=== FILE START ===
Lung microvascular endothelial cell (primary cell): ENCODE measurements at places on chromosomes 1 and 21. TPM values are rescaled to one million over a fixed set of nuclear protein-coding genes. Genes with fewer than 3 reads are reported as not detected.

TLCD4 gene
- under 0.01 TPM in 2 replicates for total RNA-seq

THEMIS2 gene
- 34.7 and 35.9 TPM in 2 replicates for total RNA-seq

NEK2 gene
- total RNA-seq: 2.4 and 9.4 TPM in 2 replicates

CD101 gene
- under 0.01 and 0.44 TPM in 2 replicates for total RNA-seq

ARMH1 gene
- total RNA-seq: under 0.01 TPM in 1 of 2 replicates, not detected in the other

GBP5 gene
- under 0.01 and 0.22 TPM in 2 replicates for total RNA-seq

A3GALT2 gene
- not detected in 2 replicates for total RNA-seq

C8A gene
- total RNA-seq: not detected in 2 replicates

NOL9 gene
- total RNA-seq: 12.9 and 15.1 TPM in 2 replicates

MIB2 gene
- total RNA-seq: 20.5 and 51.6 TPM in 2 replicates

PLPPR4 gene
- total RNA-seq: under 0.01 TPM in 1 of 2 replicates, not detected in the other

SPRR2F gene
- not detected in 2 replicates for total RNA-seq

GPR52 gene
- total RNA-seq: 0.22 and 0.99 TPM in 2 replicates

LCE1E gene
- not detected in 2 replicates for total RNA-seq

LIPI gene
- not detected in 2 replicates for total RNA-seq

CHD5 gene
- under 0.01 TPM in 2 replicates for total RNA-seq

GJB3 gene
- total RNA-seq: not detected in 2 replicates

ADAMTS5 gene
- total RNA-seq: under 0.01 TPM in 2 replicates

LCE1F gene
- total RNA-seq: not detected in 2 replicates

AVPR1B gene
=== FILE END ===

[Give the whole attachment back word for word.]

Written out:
Lung microvascular endothelial cell (primary cell): ENCODE measurements at places on chromosomes 1 and 21. TPM values are rescaled to one million over a fixed set of nuclear protein-coding genes. Genes with fewer than 3 reads are reported as not detected.

TLCD4 gene
- under 0.01 TPM in 2 replicates for total RNA-seq

THEMIS2 gene
- 34.7 and 35.9 TPM in 2 replicates for total RNA-seq

NEK2 gene
- total RNA-seq: 2.4 and 9.4 TPM in 2 replicates

CD101 gene
- under 0.01 and 0.44 TPM in 2 replicates for total RNA-seq

ARMH1 gene
- total RNA-seq: under 0.01 TPM in 1 of 2 replicates, not detected in the other

GBP5 gene
- under 0.01 and 0.22 TPM in 2 replicates for total RNA-seq

A3GALT2 gene
- not detected in 2 replicates for total RNA-seq

C8A gene
- total RNA-seq: not detected in 2 replicates

NOL9 gene
- total RNA-seq: 12.9 and 15.1 TPM in 2 replicates

MIB2 gene
- total RNA-seq: 20.5 and 51.6 TPM in 2 replicates

PLPPR4 gene
- total RNA-seq: under 0.01 TPM in 1 of 2 replicates, not detected in the other

SPRR2F gene
- not detected in 2 replicates for total RNA-seq

GPR52 gene
- total RNA-seq: 0.22 and 0.99 TPM in 2 replicates

LCE1E gene
- not detected in 2 replicates for total RNA-seq

LIPI gene
- not detected in 2 replicates for total RNA-seq

CHD5 gene
- under 0.01 TPM in 2 replicates for total RNA-seq

GJB3 gene
- total RNA-seq: not detected in 2 replicates

ADAMTS5 gene
- total RNA-seq: under 0.01 TPM in 2 replicates

LCE1F gene
- total RNA-seq: not detected in 2 replicates

AVPR1B gene